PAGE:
Yesterday, my wife wanted to play some Kingdom Hearts. I was in the mood for Titanfall. We only have one TV. So I pulled out a Surface 3 tablet, plugged in an Xbox One controller, and started streaming the game from my Xbox to my portable PC. It’s a new Windows 10 feature.
How well did it work? Keep on reading.
What do you mean, streaming?
Some background: I’ve been writing about streaming games for a few years now. It’s not a new idea. OnLive and Gaikai were two companies that streamed games from remote servers to your PC, before they became part of Sony. Sony’s PlayStation 4 can stream games to a PlayStation Vita handheld or a Sony Xperia phone, or loads of other Android devices with this hack. Nvidia’s Shield handheld, tablet, and set-top box have been streaming games from Windows PCs for some time. And Steam has a feature that lets you stream games from one computer to another, which you can watch me use here.
Bloodborne streamed from a Sony PlayStation 4 to an Nvidia Shield handheld.
What these all have in common—except OnLive and Gaikai—is that they use your home network to send compressed video frames to your screen, kinda like a YouTube video. Except you’re controlling it remotely, too. So you need to have a pretty damn good home network (either high-quality wifi, or physical ethernet cables) to make sure it works well without lag or nasty visual artifacts. (And you need to be inside your house, unless you’ve got an amazing internet connection and some fancy VPN.)
I’ve got a pretty awesome, expensive 802.11ac wifi router, so you should take my results with a grain of salt. But I’m finding that when Xbox streaming works, it works pretty well.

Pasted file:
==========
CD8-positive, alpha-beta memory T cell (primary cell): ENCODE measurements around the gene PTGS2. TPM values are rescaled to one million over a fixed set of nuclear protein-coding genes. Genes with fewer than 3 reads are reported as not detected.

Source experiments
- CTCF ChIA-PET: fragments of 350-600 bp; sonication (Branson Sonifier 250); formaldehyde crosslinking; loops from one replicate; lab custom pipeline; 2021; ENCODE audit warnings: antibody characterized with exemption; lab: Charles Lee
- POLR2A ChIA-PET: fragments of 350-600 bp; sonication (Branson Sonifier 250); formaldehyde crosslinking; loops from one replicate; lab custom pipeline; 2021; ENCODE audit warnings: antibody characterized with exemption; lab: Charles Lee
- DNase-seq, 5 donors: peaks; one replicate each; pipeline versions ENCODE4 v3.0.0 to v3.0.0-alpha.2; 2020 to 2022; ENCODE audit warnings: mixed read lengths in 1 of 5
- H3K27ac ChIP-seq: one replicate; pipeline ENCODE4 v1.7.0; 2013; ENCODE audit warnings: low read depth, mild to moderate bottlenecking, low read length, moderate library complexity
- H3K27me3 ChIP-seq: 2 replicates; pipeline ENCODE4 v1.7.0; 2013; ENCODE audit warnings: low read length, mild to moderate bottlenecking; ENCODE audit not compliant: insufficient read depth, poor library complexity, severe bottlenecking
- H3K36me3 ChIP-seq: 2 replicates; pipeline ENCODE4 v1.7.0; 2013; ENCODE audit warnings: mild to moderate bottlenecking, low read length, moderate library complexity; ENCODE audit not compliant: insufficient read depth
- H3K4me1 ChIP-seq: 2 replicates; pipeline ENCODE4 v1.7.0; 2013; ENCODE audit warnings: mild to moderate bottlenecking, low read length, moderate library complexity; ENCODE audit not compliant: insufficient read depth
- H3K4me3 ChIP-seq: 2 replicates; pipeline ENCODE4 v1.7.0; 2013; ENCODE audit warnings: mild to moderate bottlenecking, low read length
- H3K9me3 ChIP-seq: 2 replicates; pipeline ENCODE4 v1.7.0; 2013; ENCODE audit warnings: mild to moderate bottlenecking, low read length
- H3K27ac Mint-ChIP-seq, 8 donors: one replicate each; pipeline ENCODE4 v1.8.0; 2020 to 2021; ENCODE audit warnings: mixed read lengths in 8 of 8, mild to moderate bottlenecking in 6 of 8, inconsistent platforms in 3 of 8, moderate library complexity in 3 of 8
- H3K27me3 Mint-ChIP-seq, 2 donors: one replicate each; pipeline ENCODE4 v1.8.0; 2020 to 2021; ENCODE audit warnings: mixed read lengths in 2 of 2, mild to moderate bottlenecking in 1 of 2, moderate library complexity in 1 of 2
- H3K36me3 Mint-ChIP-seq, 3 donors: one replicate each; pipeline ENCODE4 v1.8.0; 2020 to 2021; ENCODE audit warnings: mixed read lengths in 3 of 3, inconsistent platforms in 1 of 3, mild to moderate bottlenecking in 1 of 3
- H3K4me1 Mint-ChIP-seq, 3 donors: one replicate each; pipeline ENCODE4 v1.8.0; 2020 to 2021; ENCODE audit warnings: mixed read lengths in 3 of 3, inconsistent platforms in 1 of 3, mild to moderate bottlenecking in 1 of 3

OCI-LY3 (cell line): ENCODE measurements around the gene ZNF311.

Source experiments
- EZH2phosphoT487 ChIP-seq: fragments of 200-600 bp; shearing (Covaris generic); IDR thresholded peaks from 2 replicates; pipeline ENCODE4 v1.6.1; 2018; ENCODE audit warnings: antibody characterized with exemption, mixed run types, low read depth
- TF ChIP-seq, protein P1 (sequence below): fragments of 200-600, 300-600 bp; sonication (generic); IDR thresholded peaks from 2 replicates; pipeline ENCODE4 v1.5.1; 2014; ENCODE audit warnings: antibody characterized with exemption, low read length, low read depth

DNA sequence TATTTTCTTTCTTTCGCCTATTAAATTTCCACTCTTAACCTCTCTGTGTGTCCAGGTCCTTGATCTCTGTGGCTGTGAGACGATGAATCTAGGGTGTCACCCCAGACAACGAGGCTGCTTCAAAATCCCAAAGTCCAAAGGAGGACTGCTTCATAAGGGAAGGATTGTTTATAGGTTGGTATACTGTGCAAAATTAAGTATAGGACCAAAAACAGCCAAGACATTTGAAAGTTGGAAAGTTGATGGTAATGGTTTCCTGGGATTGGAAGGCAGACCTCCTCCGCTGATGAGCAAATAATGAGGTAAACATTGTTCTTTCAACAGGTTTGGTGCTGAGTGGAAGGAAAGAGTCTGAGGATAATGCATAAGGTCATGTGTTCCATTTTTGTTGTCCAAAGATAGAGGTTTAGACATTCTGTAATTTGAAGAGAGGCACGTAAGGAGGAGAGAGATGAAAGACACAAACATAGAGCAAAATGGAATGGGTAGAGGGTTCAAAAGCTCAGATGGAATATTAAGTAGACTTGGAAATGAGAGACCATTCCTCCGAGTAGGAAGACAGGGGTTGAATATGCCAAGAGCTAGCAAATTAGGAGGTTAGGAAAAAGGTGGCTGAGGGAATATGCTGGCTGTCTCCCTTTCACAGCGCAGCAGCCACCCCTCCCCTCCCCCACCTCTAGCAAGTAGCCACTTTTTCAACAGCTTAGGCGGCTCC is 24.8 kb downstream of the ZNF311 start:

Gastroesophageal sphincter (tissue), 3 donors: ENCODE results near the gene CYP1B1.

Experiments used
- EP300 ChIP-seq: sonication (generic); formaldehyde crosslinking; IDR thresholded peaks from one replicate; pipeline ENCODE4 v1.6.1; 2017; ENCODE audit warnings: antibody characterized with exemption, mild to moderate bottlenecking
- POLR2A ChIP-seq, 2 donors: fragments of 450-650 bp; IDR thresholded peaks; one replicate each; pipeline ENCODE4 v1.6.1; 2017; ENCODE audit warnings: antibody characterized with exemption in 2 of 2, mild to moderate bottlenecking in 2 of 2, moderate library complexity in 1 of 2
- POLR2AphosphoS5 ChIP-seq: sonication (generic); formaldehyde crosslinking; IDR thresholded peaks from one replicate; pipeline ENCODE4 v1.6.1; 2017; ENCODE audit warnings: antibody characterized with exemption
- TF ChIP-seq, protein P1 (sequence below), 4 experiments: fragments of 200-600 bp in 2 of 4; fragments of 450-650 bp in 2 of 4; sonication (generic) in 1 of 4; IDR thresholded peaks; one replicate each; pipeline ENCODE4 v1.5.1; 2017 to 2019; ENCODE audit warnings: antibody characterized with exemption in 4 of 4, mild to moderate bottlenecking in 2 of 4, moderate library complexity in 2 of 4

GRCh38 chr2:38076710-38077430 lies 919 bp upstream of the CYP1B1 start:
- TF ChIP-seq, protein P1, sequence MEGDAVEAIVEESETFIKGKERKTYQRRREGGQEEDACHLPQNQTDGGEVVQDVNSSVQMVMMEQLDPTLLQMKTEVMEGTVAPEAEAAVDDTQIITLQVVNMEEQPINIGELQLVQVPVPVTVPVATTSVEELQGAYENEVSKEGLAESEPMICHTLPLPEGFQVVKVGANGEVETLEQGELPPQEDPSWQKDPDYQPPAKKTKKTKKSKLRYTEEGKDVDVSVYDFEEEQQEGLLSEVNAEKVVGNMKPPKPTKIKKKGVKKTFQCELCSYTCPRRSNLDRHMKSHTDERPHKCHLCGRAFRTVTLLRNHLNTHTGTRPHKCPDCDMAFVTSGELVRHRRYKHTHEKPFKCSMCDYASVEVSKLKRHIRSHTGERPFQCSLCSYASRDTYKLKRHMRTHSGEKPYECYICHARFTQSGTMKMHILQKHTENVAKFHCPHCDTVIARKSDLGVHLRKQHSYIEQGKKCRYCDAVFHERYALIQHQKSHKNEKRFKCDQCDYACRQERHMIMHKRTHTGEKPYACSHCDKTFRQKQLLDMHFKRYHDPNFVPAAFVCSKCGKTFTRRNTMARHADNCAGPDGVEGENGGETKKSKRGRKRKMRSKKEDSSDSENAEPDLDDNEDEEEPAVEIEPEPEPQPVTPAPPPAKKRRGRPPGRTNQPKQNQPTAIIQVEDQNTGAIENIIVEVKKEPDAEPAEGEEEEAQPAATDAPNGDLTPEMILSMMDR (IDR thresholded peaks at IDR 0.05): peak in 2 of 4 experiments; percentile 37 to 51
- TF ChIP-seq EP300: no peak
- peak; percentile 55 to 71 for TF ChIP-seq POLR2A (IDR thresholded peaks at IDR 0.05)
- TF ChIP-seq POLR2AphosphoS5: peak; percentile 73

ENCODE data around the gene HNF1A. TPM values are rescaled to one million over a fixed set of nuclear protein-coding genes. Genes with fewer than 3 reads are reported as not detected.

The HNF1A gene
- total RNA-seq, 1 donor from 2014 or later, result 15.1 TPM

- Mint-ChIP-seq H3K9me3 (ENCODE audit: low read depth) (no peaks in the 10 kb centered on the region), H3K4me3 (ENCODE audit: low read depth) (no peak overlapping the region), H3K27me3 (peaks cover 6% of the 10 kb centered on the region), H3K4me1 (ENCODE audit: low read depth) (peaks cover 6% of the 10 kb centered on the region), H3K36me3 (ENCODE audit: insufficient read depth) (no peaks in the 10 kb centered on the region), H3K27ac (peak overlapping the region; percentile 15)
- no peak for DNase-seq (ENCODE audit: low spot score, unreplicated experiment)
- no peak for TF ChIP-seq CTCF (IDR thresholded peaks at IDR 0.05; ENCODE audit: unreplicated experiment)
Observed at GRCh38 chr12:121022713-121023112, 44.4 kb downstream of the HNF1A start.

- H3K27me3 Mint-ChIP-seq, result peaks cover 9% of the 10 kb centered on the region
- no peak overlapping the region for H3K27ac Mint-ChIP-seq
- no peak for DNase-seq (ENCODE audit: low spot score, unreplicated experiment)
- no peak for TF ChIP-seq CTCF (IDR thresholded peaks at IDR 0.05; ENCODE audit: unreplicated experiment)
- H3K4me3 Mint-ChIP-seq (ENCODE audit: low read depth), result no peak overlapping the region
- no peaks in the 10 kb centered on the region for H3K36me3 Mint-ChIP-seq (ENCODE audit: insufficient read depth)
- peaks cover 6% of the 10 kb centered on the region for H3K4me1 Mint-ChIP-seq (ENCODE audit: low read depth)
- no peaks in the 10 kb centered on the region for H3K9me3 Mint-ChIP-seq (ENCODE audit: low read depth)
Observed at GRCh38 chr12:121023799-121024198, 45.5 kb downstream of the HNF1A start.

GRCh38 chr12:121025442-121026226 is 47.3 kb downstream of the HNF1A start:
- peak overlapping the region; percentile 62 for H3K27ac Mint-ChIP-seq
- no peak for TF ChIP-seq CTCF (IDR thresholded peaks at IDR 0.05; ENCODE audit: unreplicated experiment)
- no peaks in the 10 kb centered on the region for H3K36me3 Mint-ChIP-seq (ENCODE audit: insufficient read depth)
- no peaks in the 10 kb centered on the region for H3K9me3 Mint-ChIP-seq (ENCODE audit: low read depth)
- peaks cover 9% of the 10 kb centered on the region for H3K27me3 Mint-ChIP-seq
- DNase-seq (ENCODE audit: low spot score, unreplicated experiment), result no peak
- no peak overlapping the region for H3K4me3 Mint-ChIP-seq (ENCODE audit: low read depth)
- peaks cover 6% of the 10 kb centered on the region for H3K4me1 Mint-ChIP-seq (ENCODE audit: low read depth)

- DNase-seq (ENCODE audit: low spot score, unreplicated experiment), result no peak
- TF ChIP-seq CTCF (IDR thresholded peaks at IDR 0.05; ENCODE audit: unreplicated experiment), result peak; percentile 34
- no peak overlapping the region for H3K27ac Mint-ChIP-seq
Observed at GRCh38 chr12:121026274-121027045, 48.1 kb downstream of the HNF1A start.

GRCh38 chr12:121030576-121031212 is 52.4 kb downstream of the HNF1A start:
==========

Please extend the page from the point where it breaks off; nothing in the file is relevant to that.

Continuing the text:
Setup is pretty damn simple—except that like so much else in Windows 10, the Xbox app is still buggy as heck. What should happen, and what does happen most of the time, is you launch the built-in Xbox app on your Windows 10 computer, select the second icon from the bottom (the one that looks like a little Xbox with a Wi-Fi signal above it), and your Xbox should automatically pop up if it’s on the same network.
You might have to turn on the Xbox manually first, but once the two machines have successfully detected one another, you can even turn the Xbox on and off remotely.
Then, you just hit that Stream button to start streaming.
What sometimes happens, though, is the Xbox app won’t see your Xbox, or won’t think it can stream from your Xbox, or won’t be able to sign you into the Xbox Live network (you don’t to pay for Xbox Live Gold, but you do need to sign in), or will just spontaneously crash to desktop without explanation. Ugh. For now, restarting my computer and my Xbox fixes these things for me, but clearly Microsoft has some work ahead.
I also had an issue where the Xbox stopped sending sound until I turned on my A/V receiver. I think maybe it was trying to send Dolby surround by accident.
Anyhow, once things are up and running, it should look like you’ve actually got an Xbox inside of your PC. Just like this:
And from there, you can control the Xbox exactly the same way with the Xbox One controller as if you had it hooked up to a regular TV set. In fact, if your actual TV set is still on in the other room, people can still see and hear what you’re playing on the PC. But it also means you can go totally headless and have an Xbox One sitting around your house that isn’t plugged into anything except a power brick.
Sadly, Microsoft has disabled a whole bunch of features for streaming. You can’t watch TV or anything else plugged into the Xbox One’s HDMI input on your PC screen. You can’t watch Netflix. You can’t even stream your own Blu-rays.
You’ll get a message like this each time you try something verboten:
You can watch Hulu Plus and YouTube streamed from the console, but why bother? They’re better on PC anyhow.
What about games?
Out of every streaming service I’ve tried—from Nvidia to Steam to PS4 streaming—Xbox One + Windows 10 is the ugliest... but also the most playable!